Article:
8,350

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    Sure, my horse is a great trail horse (and foxhunter). I think the toughest part is getting them used to "nature." I've had a few OTTBs who didn't blink an eye at heavy equipment or scary mechanical noises but a duck taking flight could leave them quaking in fear.

    Of course, some horses are just braver than others. My current OTTB has been pretty good on the trails from the beginning. Sure he'd jig or bounce around a bit but he was never particularly worried. The last one I had was always on the look out for danger. It took longer for her to trust her rider.

    I have one right now that I'm fostering and he's been well behaved but there's a lot of teeth grinding going on which leads me to believe that all that space is making him anxious.

    Patience, miles and wet saddle blankets are your friends.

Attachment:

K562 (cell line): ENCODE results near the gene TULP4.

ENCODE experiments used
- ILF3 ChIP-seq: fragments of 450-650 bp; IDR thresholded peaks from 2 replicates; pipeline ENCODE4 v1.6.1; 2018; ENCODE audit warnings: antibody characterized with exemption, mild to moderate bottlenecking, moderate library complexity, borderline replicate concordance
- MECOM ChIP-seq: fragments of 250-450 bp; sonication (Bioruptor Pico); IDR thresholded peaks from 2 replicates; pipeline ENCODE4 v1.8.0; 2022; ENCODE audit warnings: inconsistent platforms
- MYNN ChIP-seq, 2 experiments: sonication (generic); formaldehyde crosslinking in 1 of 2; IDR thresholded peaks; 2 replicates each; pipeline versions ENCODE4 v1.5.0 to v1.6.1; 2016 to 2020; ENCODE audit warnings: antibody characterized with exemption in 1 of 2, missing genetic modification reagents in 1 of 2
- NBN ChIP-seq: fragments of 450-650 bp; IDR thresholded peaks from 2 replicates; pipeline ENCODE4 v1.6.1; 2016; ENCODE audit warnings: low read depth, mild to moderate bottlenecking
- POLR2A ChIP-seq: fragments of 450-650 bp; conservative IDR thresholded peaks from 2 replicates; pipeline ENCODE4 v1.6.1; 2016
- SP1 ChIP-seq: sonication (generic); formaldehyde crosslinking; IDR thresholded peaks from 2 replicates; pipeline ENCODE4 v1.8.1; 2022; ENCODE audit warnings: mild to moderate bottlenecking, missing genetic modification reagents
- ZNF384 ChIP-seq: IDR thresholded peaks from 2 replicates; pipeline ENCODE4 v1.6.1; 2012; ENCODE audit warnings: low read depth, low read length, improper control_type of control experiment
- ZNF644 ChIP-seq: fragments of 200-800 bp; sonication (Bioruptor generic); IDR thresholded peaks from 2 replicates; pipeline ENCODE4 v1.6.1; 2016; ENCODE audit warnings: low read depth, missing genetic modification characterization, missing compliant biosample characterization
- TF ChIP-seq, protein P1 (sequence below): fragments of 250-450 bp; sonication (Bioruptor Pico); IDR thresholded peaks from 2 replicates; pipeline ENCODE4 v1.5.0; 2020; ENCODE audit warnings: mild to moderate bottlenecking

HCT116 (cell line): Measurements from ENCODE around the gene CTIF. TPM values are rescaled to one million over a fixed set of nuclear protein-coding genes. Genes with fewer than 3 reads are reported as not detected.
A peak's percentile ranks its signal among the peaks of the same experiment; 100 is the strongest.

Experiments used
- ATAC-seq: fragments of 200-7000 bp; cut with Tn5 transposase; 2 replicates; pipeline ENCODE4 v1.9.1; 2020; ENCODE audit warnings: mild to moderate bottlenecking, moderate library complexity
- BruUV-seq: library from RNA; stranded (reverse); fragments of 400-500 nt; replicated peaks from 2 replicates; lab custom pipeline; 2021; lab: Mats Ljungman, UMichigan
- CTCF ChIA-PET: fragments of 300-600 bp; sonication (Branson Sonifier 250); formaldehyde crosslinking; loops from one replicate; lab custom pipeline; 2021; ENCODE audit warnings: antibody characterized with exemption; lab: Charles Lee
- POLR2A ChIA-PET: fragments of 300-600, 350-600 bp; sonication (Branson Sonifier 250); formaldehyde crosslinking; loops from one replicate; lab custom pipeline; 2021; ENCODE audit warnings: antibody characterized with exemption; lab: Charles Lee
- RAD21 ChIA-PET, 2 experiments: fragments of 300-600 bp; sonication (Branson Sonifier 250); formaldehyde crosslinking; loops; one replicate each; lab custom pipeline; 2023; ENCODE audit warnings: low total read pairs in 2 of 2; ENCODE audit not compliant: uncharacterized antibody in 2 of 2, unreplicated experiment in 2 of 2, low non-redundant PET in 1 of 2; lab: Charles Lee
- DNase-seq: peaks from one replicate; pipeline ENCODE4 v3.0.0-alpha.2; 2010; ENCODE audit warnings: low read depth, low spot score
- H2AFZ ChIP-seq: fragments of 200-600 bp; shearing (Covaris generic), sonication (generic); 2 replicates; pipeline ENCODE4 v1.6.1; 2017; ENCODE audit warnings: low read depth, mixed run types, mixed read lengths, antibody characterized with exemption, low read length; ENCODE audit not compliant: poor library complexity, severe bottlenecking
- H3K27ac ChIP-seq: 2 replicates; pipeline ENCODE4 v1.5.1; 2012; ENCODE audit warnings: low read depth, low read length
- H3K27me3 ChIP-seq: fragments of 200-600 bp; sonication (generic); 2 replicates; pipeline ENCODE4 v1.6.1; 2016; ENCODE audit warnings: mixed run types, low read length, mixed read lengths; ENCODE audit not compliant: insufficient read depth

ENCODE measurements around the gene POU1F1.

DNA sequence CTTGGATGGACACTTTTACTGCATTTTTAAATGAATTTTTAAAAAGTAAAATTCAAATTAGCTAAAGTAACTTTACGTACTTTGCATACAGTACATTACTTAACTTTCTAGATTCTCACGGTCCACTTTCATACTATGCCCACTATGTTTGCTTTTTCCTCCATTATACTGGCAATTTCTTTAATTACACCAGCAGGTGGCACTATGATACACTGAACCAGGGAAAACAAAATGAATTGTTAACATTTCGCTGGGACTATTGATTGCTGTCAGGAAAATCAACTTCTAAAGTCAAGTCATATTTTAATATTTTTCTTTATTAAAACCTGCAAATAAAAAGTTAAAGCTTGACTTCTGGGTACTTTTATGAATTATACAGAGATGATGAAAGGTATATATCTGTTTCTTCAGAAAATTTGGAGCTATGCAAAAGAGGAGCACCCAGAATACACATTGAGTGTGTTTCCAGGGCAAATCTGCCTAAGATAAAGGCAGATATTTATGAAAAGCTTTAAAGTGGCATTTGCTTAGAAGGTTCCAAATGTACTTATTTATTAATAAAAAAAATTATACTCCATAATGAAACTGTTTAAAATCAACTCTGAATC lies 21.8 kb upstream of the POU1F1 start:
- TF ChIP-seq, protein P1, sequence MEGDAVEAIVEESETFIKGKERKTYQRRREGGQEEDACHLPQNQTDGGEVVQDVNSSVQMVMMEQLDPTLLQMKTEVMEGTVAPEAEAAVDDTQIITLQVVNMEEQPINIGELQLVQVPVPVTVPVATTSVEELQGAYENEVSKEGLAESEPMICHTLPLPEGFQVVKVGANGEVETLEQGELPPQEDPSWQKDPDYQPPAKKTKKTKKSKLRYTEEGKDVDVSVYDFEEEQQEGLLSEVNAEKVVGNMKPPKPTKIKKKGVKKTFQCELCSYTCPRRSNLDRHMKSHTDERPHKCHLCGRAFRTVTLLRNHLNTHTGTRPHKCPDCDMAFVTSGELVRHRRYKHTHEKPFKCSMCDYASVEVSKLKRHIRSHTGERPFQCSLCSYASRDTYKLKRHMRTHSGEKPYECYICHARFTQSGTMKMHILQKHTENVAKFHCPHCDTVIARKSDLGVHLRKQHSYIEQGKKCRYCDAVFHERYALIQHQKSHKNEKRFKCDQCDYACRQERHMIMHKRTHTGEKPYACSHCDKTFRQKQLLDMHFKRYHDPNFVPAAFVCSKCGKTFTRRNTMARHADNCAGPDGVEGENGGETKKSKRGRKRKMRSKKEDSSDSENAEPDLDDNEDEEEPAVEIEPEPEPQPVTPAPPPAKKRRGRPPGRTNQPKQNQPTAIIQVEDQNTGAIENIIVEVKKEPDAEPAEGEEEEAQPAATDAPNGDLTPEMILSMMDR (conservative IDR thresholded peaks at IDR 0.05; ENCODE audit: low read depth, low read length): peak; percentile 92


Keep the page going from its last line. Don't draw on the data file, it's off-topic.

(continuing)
Equine Ink - My soapbox for equestrian writings & reviews.
    EquestrianHow2 - Operating instructions for your horse.


    1 members found this post helpful.

  4. #4
    Join Date
    Oct. 26, 2007
    Location
    San Jose, Ca
    Posts
    5,116

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    My old OTTB was a kick butt trail horse – could ride him up down through anything. We covered lots of country, bush whacking on deer trails, jumping ravines, and pompus grass bushes. Only down side at 16.3 – I was left to do a lot of ducking under tree limbs!

    I could put a beginner on him – and they would be able to canter him out on the trail in just a halter.

    For him, it just took time and miles to settle after his life at the track (was turned out for a few months before re-started). He was my horse when I was a carefree teenager with LOTS of time! I put a lot of miles on him, and he was a bit hot and unsure at first - but quickly developed into a very dependable horse.

    Course he also evented, showed H/J, fox hunted, and even team penned! He was Irish bred, had a great mind, tons of try. There are some TBs that really are great all rounders.



  5. #5
    Join Date
    Mar. 25, 2011
    Location
    Pennsylvania
    Posts